Czech Republic Remains Below the EU Average In Corruption Index, Despite Slight Improvements

The Czech Republic has been ranked 41st out of 180 countries in the 2022 Corruption Perception Index (CPI) released by Transparency International (TI). The country scored 56 out of 100 points, two more than last year. After ranking 19th in the 27-member European Union for three years, the Czech Republic is now 16th, together with Italy and Slovenia. In the EU, Bulgaria and Hungary have the lowest CPI ratings with 43 and 42 points respectively.

The main problem in the Czech Republic is the lack of a strategy to limit corruption in the country, particularly from political representatives from all parties, according to TI. The organization also noted that there was no determination to adopt ambitious and systemic changes to tackle the issue.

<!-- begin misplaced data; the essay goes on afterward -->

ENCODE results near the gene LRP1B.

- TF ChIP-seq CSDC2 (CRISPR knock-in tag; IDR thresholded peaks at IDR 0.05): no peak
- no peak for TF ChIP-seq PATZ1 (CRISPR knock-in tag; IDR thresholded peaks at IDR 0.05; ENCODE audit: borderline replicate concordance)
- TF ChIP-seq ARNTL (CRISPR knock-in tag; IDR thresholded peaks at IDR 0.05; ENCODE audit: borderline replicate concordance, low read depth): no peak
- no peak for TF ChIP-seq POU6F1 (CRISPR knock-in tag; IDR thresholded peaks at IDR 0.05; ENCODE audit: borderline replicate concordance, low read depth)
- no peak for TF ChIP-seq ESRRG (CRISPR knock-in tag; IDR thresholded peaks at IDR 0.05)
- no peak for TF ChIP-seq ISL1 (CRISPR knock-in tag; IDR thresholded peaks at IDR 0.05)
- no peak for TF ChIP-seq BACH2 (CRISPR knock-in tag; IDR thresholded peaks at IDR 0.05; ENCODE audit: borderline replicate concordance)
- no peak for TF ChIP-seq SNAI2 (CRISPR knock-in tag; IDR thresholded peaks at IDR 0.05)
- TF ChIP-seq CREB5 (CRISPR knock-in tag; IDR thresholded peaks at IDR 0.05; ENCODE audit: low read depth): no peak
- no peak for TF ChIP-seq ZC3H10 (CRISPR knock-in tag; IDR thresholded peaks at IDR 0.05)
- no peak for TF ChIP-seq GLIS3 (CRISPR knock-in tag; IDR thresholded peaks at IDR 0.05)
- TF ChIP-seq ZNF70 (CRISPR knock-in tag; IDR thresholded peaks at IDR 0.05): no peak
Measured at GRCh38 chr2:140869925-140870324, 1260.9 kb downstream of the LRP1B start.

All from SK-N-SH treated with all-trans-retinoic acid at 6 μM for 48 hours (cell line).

The Czech TI branch director, Ondrej Kopecny, criticized the government of Petr Fiala for failing to take significant steps to combat corruption. He pointed out the lack of amendments to the deficient law on conflicts of interest, weak plans to regulate lobbying, and a weak proposal for the protection of whistleblowers. He also expressed disappointment with the government’s attitude towards corruption, pointing out the excuses, downplaying of information, and appointment of suspected politicians to advisory posts.

Petr Leyer, a board member of the Czech TI branch, emphasized the need to see the CPI in a long-term perspective, pointing out that the Czech Republic has been stagnant for the past 15 years and not significantly improving.

The Justice Ministry and the government made progress in pushing anti-corruption proposals last year, according to the ministry’s spokesman Vladimir Repka. However, the proposed bills on lobbying, protection of whistleblowers, and public prosecutor’s offices were criticized by both TI and the Pirate Party. The bill on public prosecutors was particularly criticized for not including clear rules for dismissing the prosecutor general, despite a promise to do so in the government’s policy statement.

Article by Prague Forum

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